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UNIT 4 Our planet, 4C Listening Eyewitness, page 44

Exercise 1

1 earthquake 

2 volcanic eruption 

3 flood

4 avalanche 

5 famine 

6 tsunami 

7 drought

8 forest fire 

9 epidemic 

10 mudslide


Exercise 2

Photos 1: volcanic eruption, 

Photos 2: drought


Exercise 3

Dialogue 1:

1 They are in Mrs Dennington’s home. (She says ‘Come in’.)

2 A flood caused the damage. (twenty centimetres deep in my living room!)

Dialogue 2:

3 They’re discussing a drought. (They need rain!; it didn’t rain at all; The ground is so dry.)

4 It is early morning; they are having breakfast. ((the shop) isn’t open yet; toast and jam is just fine.)



1 Man Hi. Mrs Dennington?

Woman Yes, that’s me. Are you Mr Jones?

Man Yes.

Woman Come in, come in.

Man Hmm. I can see straight away there’s a lot of damage here!

Woman Yes. It was about twenty centimetres deep in my living room!

Man So, what would you like me to look at?

Woman Well, this wall by the kitchen. The water made a few holes near the bottom.

Man Oh yes, I see.

Woman Is it safe?

Man Safe? Yes, perfectly safe. You don’t need to worry about that. But it doesn’t look very good!

Woman So can you fix it?

Man Yes, of course. I suppose it’s about two days’ work, so … let’s say £300.

Woman That’s fine. When can you do it?

2 Man Did you read this article?

Woman Which one?

Man About California. They need rain!

Woman Really?

Man Yes. It says here that in some places it didn’t rain at all during the whole winter! The ground is so dry. Look at this photo.

Woman That’s amazing.

Man What are you having for breakfast?

Woman Just toast and jam. Do you want a piece?

Man Hmm. No, I fancy eggs.

Woman We haven’t got any eggs.

Man I can buy some at the shop next door.

Woman It isn’t open yet. You need to wait about twenty minutes.

Man Forget that, toast and jam is fine.


Exercise 4

1 famine 

2 tsunami 

3 epidemic 

4 volcanic eruption



1 Woman Hello.

Man Hi.

Woman I’m collecting for emergency relief. Can you spare a few coins?

Man Actually, I’m in a bit of a hurry. I need to get to the supermarket before it closes.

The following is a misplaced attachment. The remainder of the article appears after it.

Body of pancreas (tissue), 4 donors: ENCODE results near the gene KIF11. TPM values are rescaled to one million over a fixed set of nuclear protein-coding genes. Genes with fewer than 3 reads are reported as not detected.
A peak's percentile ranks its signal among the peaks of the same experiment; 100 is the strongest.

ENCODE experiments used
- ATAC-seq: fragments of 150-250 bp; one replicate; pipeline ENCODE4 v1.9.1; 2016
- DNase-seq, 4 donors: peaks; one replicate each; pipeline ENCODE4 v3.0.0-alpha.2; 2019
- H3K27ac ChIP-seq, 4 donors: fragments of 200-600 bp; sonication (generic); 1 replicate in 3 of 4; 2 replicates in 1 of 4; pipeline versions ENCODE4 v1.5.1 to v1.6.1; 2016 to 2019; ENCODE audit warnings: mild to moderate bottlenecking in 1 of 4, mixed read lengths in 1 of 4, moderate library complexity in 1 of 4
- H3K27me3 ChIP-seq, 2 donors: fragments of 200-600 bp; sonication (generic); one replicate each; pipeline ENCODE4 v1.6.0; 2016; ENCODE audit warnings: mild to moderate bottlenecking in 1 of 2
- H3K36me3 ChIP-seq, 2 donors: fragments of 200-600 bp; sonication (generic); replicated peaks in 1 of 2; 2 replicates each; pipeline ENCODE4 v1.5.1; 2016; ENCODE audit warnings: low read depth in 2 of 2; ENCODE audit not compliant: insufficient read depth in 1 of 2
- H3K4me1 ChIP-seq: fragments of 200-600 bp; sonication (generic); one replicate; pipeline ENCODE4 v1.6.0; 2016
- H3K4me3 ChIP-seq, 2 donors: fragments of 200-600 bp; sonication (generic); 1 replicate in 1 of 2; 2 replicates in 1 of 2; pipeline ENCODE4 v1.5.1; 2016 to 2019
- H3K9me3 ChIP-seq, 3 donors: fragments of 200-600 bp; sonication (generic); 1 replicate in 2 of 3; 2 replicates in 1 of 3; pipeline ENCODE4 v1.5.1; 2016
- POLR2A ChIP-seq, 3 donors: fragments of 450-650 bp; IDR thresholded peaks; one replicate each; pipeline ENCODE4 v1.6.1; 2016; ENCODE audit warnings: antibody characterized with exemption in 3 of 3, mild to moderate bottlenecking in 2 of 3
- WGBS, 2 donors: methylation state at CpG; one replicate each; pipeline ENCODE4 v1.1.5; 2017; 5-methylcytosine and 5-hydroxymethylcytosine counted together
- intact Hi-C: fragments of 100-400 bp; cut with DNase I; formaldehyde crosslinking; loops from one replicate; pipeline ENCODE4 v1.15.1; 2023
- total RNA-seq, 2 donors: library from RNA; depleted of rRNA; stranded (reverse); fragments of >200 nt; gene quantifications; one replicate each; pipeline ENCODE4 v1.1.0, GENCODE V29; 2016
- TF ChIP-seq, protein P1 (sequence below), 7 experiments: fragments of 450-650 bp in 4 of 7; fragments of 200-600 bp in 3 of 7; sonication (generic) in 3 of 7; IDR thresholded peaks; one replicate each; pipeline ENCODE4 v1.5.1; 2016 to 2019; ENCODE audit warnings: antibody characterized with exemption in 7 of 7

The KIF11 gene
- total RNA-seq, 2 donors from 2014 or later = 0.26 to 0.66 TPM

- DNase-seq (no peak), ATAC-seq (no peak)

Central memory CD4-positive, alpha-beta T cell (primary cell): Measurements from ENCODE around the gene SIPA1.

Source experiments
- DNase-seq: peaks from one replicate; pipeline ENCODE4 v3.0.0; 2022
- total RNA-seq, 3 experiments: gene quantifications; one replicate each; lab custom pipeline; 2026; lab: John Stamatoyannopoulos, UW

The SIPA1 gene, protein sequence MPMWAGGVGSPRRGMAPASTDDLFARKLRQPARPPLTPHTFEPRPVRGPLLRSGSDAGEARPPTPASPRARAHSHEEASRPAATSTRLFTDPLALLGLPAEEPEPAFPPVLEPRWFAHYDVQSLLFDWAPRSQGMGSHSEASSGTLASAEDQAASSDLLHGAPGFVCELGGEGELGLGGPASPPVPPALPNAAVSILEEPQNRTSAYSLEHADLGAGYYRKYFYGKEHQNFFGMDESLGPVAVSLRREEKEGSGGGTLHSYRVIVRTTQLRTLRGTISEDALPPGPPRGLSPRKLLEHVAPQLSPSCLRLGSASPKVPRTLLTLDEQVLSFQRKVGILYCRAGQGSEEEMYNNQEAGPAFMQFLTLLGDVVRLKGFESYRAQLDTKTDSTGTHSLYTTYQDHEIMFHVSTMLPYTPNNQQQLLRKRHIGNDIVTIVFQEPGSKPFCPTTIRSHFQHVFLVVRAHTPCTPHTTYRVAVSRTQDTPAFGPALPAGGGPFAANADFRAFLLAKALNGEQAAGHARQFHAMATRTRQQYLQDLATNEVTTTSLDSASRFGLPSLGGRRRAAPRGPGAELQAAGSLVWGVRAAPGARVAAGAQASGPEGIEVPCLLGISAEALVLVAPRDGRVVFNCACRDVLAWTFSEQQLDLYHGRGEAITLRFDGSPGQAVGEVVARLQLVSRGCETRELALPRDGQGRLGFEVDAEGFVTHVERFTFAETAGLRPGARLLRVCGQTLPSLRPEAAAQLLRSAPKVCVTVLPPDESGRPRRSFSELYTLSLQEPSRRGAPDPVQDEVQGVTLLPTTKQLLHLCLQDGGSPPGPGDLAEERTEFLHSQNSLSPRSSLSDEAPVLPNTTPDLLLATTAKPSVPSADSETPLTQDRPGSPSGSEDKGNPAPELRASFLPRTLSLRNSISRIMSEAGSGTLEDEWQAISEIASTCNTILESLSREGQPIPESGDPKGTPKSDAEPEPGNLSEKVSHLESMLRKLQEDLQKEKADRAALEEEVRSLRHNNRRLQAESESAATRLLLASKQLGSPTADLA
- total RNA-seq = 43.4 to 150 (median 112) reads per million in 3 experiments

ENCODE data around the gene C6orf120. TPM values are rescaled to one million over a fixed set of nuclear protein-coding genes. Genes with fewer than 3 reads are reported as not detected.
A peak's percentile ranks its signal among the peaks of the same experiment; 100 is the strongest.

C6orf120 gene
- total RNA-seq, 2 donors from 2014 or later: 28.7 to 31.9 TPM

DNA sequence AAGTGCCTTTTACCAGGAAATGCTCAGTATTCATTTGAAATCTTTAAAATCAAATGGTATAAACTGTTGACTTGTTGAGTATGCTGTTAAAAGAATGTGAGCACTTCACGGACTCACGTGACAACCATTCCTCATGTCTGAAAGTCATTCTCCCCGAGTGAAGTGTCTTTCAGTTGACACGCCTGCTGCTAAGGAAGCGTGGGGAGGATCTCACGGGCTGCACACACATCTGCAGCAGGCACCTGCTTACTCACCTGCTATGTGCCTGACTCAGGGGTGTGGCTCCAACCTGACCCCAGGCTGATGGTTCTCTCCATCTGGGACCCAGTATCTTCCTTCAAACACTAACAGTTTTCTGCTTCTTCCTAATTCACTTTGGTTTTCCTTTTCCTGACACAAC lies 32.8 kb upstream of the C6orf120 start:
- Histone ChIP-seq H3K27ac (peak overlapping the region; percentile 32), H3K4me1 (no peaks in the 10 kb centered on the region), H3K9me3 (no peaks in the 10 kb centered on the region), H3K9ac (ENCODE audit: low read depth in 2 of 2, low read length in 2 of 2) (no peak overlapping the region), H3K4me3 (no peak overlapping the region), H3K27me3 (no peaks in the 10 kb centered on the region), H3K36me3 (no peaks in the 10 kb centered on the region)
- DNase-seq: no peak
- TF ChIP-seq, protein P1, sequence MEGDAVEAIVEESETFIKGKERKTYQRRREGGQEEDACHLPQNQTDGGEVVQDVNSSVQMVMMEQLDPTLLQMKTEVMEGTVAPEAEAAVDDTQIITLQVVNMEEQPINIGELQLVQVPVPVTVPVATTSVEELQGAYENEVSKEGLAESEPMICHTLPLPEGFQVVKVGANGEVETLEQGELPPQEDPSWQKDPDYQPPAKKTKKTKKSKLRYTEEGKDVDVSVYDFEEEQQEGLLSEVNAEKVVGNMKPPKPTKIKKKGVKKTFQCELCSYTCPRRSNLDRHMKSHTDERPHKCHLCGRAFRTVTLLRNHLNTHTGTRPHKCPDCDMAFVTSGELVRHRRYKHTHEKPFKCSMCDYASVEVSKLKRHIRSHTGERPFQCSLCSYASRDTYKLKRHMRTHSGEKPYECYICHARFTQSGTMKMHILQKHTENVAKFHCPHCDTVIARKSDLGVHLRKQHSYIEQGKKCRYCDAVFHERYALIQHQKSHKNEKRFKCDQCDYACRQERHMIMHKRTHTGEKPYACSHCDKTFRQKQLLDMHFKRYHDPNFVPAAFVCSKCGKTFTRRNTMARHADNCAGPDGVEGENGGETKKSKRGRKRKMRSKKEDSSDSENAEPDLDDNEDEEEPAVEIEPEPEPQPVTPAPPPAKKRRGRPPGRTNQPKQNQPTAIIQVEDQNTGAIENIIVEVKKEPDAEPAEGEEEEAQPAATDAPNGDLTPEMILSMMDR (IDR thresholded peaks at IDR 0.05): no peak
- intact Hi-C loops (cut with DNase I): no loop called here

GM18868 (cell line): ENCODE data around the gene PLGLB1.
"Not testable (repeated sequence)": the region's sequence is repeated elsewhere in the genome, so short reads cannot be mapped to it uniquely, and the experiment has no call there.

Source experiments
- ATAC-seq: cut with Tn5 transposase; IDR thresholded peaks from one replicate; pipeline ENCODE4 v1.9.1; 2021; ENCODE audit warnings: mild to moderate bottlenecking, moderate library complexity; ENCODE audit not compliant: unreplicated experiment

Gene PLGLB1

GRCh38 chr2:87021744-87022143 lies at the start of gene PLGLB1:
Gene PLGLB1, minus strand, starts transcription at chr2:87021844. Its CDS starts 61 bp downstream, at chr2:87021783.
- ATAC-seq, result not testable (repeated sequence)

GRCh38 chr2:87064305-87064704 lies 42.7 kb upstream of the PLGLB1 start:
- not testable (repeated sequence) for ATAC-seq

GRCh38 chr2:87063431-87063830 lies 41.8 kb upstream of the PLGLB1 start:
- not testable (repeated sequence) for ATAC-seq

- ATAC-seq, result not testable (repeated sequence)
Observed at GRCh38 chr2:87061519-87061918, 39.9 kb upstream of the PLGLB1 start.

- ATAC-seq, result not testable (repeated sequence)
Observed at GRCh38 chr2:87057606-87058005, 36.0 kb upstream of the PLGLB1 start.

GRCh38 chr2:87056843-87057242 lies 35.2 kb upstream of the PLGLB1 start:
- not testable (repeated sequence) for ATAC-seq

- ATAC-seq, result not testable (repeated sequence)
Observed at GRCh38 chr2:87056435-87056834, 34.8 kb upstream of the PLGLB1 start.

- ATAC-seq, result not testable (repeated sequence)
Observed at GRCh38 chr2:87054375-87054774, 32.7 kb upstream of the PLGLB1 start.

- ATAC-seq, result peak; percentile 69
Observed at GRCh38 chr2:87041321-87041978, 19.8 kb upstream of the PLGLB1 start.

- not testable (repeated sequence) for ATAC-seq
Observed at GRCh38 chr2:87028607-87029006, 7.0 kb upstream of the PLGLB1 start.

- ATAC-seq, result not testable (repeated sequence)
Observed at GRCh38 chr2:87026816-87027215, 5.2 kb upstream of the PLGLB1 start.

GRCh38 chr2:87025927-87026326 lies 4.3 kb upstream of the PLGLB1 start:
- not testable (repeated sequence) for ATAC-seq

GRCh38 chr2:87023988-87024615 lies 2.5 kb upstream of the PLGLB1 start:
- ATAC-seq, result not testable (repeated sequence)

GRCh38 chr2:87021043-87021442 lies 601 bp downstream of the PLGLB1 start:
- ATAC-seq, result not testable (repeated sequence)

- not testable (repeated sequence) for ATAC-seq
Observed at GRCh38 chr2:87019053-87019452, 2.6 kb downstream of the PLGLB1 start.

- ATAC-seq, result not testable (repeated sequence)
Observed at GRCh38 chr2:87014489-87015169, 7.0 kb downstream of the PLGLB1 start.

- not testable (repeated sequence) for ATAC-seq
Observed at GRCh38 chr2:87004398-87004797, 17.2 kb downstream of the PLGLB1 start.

Woman Which supermarket? The one in the shopping centre?

Man Yes …

Woman Oh, you’re fine. That’s just round the corner. And it doesn’t close until 8 o’clock. You’ve got ages!

Man Right … OK. So, what’s this charity?

Woman We’re collecting money for food packages to send to Somalia. The situation there is terrible: more than a million people have got nothing to eat. These photos show what’s happening there and how food packages are helping. Maybe if you can spare a minute …

Man Yes, yes. It looks terrible. I’ve got some money in my pocket … hold on.

Woman Anything you can spare …

Man Here.

Woman Thank you!

2 I was in Japan when it happened, but not near that part of the coast. In fact, I was in Tokyo. I was working there for a few days. While we were having a meeting, somebody heard the news or saw it online. And then everyone was talking about it – in Japanese, of course. I didn’t know what was happening because my Japanese isn’t very good. I had lessons for a while but I found it really difficult! Anyway, I knew something was wrong. I could tell that from their faces and from their voices when they talked. After a few minutes, somebody explained to me in English what was happening. Later I saw it all on TV, how that enormous wave came in and destroyed everything on the coast. It was shocking.

3 I took a gap year at the end of my university course. I studied medicine, but I didn’t want to be a doctor – my interest was in research. I wanted to be a scientist.  Anyway, for my gap year, I went to Cameroon in Central Africa. I got a job helping a medical charity and stayed for the whole year. Basically, I worked as a doctor’s assistant in one of their medical centres. We were really busy because that year, there were a lot of cases of Yellow Fever. It was spreading fast, and people were coming to the medical centre every day with the disease. It took ten months to get it under control. After that, I changed my plan – I didn’t want to be a scientist after all. So I went back to the UK and finished my training to become a hospital doctor. That took two years. Now I’m looking for a job – and I’d love to go back to Africa.

4 Woman Look out of the window. What a great view! 

Man Yes, it is. Amazing. Look at those trees – and that mountain in the background.

Woman It’s a volcano, I think.

Man Is it? Yes, maybe. I’m not sure.

Woman We can ask. Bell boy Here are your suitcases, madam.

Man Thanks very much! Can I ask you a question? 

BB Yes, of course.

Woman Is that a volcano or just a mountain?

BB It’s a volcano: Mount Bagana. But don’t worry – the last time we all had to leave the hotel was five years ago.

Man Only five years? So, it’s an active volcano?

BB Yes, active. But it’s quiet now.

Woman For the moment …

BB Yes, for the moment.


Exercise 5

1 b 


3 a 

4 c

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